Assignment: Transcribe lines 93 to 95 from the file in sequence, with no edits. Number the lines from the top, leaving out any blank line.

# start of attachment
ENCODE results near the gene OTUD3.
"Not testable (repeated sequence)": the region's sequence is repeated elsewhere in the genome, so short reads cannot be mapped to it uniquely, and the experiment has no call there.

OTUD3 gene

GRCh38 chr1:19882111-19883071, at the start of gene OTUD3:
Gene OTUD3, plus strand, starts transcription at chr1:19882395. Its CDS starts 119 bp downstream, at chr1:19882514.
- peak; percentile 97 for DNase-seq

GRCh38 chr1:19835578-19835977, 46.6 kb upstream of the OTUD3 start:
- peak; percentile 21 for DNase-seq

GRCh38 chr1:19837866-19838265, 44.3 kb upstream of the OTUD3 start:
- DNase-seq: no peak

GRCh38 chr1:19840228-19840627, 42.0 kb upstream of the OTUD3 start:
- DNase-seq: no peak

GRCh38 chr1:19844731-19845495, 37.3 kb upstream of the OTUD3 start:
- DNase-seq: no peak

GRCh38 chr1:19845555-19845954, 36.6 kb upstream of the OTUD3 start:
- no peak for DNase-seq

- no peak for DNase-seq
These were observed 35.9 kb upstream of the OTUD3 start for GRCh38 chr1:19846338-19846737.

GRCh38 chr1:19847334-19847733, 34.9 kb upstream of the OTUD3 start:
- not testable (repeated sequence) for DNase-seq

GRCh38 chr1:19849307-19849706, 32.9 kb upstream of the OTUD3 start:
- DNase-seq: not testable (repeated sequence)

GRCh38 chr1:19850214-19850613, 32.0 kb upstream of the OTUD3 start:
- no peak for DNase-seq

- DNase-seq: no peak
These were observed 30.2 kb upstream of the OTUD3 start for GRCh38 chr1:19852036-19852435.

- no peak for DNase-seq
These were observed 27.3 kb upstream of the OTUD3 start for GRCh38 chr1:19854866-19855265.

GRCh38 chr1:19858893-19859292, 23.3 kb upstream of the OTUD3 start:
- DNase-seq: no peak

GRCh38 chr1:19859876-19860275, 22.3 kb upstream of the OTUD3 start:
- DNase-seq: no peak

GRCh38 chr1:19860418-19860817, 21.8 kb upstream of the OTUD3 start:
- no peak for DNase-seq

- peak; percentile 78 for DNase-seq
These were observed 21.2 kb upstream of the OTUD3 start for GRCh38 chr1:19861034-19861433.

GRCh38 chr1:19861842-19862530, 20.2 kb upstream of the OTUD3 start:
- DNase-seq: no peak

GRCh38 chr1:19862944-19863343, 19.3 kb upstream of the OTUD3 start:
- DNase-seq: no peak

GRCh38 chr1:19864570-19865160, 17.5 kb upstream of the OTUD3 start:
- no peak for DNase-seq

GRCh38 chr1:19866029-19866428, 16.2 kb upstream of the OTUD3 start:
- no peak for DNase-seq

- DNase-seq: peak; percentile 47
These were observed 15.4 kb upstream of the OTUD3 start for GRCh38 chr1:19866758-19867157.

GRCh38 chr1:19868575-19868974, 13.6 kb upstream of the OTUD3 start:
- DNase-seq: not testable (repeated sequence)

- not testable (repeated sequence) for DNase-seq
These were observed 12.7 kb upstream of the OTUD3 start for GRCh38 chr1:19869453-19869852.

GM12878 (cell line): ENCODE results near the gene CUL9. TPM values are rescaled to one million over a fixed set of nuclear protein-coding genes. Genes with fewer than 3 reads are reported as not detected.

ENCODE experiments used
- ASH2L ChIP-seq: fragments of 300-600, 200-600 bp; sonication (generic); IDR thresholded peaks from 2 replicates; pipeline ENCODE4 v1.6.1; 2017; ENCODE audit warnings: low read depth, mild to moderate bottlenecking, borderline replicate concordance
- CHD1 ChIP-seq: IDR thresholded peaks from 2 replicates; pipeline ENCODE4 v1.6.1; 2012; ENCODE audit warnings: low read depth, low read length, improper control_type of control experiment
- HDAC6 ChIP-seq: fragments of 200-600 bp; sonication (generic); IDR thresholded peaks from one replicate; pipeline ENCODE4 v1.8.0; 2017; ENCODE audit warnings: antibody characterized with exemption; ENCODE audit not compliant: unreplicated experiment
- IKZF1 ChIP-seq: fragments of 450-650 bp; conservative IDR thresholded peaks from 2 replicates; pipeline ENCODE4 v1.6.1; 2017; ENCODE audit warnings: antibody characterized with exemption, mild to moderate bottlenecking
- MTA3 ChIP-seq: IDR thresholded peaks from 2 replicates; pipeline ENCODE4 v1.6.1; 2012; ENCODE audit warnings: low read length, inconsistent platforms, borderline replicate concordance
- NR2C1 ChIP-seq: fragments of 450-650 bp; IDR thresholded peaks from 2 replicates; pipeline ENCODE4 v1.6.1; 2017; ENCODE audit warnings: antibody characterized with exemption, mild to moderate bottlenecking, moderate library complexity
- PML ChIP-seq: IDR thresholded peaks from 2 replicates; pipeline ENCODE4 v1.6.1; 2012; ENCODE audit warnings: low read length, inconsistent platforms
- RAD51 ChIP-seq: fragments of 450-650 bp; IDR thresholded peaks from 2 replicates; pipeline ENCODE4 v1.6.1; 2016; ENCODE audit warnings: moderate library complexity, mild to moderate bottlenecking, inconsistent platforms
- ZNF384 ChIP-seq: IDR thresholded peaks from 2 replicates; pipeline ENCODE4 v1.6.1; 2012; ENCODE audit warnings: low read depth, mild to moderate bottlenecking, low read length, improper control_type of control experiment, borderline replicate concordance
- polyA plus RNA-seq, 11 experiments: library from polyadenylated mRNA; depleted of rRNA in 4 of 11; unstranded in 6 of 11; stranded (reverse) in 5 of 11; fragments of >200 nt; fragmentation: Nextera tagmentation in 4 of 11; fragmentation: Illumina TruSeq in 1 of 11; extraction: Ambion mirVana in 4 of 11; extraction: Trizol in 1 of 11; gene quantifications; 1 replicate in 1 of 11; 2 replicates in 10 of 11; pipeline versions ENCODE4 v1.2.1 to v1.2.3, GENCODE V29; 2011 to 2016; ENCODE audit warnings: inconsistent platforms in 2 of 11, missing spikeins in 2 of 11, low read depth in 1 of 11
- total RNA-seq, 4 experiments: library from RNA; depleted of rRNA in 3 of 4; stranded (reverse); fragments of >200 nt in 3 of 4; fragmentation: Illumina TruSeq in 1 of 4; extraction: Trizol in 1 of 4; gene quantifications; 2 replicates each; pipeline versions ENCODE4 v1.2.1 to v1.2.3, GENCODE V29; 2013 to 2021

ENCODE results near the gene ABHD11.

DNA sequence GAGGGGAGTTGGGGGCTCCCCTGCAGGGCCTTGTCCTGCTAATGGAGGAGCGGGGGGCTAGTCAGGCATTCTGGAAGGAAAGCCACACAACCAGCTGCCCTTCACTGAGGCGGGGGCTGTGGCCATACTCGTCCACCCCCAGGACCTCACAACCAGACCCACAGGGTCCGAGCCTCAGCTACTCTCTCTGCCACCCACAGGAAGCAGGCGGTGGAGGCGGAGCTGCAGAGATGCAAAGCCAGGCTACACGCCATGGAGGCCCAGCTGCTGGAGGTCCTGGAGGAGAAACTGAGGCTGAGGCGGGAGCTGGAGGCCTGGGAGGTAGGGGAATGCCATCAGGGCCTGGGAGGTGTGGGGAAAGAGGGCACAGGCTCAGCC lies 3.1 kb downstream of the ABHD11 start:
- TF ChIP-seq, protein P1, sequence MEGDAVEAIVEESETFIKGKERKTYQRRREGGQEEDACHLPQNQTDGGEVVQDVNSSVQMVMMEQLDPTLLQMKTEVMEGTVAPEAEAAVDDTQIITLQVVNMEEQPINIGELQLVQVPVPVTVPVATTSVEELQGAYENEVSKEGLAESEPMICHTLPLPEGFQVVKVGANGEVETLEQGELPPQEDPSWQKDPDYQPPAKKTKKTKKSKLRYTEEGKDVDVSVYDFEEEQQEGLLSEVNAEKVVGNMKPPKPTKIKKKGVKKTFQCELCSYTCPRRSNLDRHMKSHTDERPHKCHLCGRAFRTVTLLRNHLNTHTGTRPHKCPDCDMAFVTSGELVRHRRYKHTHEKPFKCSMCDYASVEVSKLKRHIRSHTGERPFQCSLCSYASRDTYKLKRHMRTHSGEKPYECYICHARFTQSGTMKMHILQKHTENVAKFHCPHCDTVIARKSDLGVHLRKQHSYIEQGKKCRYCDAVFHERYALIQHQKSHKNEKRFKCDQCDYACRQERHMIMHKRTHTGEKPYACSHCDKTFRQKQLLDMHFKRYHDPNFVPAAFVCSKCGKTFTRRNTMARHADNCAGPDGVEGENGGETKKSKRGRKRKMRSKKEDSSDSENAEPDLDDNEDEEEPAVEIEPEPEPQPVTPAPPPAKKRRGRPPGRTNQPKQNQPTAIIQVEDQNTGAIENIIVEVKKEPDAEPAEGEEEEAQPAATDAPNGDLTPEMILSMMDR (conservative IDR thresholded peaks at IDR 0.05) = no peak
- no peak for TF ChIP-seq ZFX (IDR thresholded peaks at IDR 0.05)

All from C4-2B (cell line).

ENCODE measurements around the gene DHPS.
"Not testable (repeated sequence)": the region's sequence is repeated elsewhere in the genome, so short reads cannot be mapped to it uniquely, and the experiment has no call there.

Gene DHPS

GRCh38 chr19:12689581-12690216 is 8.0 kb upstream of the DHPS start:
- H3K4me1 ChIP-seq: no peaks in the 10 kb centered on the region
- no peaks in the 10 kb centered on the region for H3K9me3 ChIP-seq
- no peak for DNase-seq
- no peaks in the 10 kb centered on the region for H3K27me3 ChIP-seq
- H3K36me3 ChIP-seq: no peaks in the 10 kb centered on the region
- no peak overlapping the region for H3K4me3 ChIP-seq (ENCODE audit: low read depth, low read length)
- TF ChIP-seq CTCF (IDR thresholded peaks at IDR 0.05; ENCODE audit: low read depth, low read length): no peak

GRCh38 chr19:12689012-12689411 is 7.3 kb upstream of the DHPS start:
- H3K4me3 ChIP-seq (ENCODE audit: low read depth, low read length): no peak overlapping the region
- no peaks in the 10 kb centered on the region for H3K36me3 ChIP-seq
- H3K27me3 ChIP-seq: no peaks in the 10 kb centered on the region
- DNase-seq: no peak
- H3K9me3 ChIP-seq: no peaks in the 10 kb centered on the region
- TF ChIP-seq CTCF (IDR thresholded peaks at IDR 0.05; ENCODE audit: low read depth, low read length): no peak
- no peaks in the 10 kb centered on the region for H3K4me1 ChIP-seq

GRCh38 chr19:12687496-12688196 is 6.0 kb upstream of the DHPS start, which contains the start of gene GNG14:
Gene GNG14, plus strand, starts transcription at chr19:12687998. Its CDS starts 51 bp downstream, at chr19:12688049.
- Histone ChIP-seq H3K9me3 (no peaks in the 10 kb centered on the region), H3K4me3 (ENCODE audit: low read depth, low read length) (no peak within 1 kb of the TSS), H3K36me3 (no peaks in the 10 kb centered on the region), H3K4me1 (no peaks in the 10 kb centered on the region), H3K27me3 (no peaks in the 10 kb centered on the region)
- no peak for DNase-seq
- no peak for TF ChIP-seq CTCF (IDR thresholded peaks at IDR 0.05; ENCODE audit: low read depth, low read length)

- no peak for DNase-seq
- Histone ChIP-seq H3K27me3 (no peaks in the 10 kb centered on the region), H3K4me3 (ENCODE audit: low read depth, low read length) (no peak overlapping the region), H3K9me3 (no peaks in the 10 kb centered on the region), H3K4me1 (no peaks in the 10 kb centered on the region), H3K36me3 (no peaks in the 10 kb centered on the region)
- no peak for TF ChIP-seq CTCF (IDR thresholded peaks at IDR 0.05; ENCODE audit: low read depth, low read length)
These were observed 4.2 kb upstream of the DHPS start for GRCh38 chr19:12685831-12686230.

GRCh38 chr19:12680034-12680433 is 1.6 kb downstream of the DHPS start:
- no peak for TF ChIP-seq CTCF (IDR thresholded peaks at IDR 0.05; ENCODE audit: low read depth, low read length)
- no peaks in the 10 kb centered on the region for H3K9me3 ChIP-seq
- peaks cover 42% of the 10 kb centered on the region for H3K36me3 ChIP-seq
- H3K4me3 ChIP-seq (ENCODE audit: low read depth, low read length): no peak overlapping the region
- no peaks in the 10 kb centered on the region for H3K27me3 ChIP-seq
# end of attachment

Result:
- no peak for DNase-seq
- Histone ChIP-seq H3K27me3 (no peaks in the 10 kb centered on the region), H3K4me3 (ENCODE audit: low read depth, low read length) (no peak overlapping the region), H3K9me3 (no peaks in the 10 kb centered on the region), H3K4me1 (no peaks in the 10 kb centered on the region), H3K36me3 (no peaks in the 10 kb centered on the region)
- no peak for TF ChIP-seq CTCF (IDR thresholded peaks at IDR 0.05; ENCODE audit: low read depth, low read length)